The 18 cameras installed at the four entrances captured a total of 2.3 million faces. “Those wanted criminals let their guard down when they went to the festival, which doesn’t check for ID,” said Li. “But they were not aware that a simple shot of their faces would lead to their arrest.”

    The system automatically compared people at the event with a national police database and identified more than 190 individuals, including people wanted for financial fraud and prostitution. The system can recognize a suspect within one second, according to the media report.

    Other law enforcement departments in China have also employed facial recognition to track people down. At the beginning of this year, police in the southern tech hub of Shenzhen cracked a child abduction case within 15 hours by using similar technology. And in May, Shenyang police caught three wanted criminals two weeks after a facial recognition surveillance system was installed in the city’s subway system.

    Facial recognition is also being put to a growing array of other uses. The Shenzhen government on Wednesday launched so-called smart taxis that identify drivers by their face, and a Beijing university is equipping its dorms with cameras so students can enter using their appearance. It has even been used to limit the amount of toilet paper one individual can use at a public bathroom in Beijing.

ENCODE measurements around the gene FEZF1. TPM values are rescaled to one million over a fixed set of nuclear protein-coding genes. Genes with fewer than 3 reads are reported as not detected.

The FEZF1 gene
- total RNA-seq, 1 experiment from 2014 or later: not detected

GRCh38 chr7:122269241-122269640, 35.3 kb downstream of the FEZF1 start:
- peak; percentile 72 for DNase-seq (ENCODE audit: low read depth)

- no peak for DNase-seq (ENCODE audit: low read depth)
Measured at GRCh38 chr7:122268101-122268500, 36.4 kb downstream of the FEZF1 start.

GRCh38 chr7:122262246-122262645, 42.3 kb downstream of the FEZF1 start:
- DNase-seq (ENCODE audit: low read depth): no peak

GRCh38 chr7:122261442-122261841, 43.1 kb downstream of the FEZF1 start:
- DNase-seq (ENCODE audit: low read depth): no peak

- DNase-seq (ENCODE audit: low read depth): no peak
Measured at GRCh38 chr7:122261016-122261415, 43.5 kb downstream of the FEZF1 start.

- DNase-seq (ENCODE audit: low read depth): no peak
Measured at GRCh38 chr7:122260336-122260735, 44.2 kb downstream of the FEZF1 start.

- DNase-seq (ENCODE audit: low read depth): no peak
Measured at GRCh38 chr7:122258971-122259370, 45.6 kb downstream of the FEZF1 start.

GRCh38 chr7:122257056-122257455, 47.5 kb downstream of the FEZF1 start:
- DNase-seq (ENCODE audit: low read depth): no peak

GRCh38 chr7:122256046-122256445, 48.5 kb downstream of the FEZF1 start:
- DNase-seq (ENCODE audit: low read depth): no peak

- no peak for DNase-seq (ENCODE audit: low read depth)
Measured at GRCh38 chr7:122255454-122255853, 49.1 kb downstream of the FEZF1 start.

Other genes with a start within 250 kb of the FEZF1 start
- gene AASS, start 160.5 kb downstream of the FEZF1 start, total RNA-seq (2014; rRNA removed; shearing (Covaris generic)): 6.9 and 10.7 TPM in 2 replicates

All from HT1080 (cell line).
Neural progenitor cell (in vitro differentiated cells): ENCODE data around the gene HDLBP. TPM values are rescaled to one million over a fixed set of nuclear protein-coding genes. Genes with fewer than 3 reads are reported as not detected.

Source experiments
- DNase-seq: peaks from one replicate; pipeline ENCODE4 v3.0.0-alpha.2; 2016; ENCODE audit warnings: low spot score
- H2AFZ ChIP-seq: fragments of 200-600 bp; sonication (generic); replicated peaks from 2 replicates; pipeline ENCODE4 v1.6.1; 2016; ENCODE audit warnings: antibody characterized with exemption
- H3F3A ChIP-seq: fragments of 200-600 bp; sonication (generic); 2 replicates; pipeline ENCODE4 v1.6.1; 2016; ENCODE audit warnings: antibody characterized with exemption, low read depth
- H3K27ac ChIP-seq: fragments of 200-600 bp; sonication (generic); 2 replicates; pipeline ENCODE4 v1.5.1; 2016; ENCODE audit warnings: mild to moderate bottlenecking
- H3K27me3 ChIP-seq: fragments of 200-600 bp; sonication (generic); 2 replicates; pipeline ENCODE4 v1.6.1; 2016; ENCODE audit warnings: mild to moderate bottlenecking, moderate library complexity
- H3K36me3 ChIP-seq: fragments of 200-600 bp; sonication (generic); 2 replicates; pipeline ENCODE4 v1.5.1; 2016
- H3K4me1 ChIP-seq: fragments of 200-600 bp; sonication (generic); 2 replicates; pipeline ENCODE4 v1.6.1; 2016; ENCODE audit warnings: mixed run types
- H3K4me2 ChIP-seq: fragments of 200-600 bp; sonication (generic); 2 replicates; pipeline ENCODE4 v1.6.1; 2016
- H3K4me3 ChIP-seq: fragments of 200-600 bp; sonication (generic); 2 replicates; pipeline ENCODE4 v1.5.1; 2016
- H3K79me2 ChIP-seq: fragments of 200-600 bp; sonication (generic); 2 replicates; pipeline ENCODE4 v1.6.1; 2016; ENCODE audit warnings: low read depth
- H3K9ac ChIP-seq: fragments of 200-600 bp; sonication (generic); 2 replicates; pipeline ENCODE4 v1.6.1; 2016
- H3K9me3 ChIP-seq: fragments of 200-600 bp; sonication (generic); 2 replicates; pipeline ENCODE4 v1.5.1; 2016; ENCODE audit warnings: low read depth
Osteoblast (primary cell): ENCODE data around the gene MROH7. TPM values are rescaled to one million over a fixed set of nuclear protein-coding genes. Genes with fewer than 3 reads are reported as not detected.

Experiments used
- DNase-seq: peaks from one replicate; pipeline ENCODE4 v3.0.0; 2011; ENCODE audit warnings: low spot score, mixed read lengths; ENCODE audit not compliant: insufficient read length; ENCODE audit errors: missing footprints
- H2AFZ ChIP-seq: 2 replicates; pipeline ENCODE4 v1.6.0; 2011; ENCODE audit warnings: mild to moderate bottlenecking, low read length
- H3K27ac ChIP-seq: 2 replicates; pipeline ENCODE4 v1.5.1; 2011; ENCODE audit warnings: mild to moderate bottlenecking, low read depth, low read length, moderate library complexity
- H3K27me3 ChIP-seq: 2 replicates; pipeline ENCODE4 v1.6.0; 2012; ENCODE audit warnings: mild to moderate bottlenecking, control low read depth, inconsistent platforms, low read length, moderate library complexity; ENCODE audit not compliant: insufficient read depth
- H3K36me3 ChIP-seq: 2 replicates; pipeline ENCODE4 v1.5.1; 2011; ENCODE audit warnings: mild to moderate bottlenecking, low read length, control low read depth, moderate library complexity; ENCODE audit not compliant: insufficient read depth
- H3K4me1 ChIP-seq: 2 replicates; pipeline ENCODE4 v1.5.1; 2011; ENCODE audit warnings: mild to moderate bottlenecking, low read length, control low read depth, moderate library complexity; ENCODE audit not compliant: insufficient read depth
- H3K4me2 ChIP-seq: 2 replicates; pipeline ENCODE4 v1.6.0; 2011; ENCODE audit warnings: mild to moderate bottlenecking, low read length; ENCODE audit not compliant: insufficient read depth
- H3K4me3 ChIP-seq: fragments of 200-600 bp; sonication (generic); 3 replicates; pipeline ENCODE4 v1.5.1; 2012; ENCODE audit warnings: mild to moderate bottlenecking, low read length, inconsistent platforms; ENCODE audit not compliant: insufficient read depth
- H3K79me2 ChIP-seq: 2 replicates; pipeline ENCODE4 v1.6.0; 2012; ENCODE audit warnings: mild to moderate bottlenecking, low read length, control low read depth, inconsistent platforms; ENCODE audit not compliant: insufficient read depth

In many areas, Chinese companies are working closely with government departments on facial recognition. Yitu Technology, the company that provided technological support at the Qingdao beer festival, has worked with Chinese customs and immigration authorities to identify wanted suspects and smugglers. Yitu, which did not immediately respond to Sixth Tone’s request for comment, has established “the world’s biggest face database, with a total of 1.5 billion faces,” according to its website.

    Other companies, such as Cloud Walk in Guangzhou and Intellifusion in Shenzhen, have worked with municipal police forces across the country to install surveillance systems in subways and streets.

    Liu Chunquan, an intellectual property attorney at Duan & Duan law firm in Shanghai, said the large-scale collection of biological information should be avoided due to privacy concerns and the inevitable risk of such information falling in the wrong hands. “This is a threat to national security,” he said.

    Li of the Qingdao police said that the millions of faces collected at the beer festival will only be available to law enforcement, and that Yitu, the company providing the technology, will not have access to the data.